Inside The Mind Of An MBA Admissions Officer

inside the mind

An excerpt from the newly published book Get In, Get Connected, Get Hired by Brian Precious

An excerpt from the newly published book Get In, Get Connected, Get Hired by Brian Precious

Poor “Jane.” She was probably the most determined applicant I wasn’t able to admit. Jane was an international student with nearly perfect grades from a well-known university. Her father had attended our school, and it was her dream to follow in his footsteps. Jane decided to wait until the end of the admissions cycle, to give herself time to take the GMAT for a sixth time. And, while her score was in the right ballpark, the rest of her application fell short. Her essays were generic and suspiciously resembled those from other applicants. Her letters of recommendation offered no detail and could have been written about any applicant.

As is often the case with an applicant who has strong grades and test scores but an otherwise weak application, it all came down to the interview. Jane was very polite and was able to convey her strong desire to attend our program, but—when asked for examples demonstrating her leadership abilities—she stumbled. When questioned about her thoughts on teamwork, she said she preferred to work alone. When asked to demonstrate her impact either at work, school, or with a volunteer organization, she couldn’t answer the question. She ended the interview by assuring me she would get all As in her classes if she was admitted.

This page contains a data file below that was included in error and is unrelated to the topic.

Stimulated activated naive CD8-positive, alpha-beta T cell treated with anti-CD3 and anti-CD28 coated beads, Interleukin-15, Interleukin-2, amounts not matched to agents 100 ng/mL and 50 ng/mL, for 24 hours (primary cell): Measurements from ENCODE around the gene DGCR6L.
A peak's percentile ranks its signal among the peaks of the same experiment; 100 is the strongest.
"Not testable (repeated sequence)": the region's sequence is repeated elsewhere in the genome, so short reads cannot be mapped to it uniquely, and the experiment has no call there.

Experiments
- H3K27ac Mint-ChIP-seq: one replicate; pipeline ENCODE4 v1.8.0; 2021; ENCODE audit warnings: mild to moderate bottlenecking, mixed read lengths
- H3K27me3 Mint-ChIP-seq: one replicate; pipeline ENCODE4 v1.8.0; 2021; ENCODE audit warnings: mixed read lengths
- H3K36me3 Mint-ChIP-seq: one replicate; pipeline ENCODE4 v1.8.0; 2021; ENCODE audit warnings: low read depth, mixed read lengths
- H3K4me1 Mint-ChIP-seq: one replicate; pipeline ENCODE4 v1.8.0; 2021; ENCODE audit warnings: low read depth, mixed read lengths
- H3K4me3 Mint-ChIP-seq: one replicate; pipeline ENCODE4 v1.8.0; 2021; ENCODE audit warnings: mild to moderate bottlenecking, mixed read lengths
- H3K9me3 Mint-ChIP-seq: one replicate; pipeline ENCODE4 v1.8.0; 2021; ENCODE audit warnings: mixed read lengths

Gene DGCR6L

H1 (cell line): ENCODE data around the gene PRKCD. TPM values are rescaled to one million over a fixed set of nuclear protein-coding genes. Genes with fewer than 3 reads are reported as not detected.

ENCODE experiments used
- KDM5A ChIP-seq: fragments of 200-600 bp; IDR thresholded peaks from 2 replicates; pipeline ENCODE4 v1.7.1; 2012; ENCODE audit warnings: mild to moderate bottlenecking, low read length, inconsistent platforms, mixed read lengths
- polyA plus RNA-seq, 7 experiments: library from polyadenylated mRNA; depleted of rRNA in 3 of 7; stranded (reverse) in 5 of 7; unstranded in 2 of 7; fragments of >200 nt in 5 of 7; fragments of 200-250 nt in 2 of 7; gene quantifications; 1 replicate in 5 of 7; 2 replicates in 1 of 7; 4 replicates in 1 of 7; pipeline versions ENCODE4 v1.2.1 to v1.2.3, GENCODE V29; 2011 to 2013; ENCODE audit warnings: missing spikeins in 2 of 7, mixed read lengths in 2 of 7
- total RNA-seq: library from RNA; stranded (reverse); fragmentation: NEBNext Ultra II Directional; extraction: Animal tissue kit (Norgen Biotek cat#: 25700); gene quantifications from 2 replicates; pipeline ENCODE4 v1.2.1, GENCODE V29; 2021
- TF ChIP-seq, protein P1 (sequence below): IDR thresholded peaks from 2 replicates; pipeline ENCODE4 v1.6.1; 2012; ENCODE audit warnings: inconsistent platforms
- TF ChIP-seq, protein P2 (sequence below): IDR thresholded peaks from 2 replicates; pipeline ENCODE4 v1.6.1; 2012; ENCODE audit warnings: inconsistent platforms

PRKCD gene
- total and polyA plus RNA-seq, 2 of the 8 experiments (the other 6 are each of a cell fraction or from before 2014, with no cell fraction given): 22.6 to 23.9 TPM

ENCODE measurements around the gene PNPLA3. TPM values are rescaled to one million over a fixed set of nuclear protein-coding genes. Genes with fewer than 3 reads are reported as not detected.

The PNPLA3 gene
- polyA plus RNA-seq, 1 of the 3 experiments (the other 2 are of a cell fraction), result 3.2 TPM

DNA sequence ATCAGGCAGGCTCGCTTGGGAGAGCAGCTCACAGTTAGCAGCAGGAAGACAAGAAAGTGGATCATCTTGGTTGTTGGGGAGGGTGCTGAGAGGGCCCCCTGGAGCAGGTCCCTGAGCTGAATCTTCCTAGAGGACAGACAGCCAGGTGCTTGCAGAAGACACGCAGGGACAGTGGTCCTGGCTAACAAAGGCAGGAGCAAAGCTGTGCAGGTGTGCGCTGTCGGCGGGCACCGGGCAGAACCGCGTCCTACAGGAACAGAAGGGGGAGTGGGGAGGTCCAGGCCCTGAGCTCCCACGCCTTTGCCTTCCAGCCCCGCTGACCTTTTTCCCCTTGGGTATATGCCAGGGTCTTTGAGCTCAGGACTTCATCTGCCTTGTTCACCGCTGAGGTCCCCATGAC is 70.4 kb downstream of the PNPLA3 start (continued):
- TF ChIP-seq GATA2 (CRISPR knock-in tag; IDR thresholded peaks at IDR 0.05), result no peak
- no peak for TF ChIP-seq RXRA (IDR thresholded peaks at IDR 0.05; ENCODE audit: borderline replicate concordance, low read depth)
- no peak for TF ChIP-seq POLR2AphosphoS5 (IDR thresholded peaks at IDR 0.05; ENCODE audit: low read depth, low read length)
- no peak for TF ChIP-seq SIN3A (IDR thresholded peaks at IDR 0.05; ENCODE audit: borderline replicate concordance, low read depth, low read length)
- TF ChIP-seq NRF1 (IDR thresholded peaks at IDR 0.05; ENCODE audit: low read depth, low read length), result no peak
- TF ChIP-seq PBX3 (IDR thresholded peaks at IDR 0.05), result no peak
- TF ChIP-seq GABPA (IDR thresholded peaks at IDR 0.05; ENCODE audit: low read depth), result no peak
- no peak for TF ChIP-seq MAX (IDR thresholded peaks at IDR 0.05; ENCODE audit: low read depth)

A few days later, the admissions committee met for the final time that year. We were down to seven viable candidates competing for the three remaining spots in the class. There were some strong arguments for admitting her—a female candidate with great grades and test scores would surely help our class profile. Yet ultimately, after a thoughtful debate, we offered the remaining spots to other candidates.


Although it was the right call, not admitting Jane still bothers me. Had she better understood the admissions process and made just a few changes in her strategy, she probably would have had the opportunity to attend her dream school. To learn from Jane’s mistakes, let’s take a detailed look at the admissions process from both applicant and program perspectives.

Many applicants think that the application process comprises the tactical completion of a series of tasks required for admission to business school. They also believe that—once those tasks are completed—applying to multiple schools is a simple “cut-and-paste” process. Other applicants suspect that of the numerous admissions requirements, only the quantitative elements (GMAT score and GPA) really matter. Neither hits the mark; the process is much more complex and nuanced.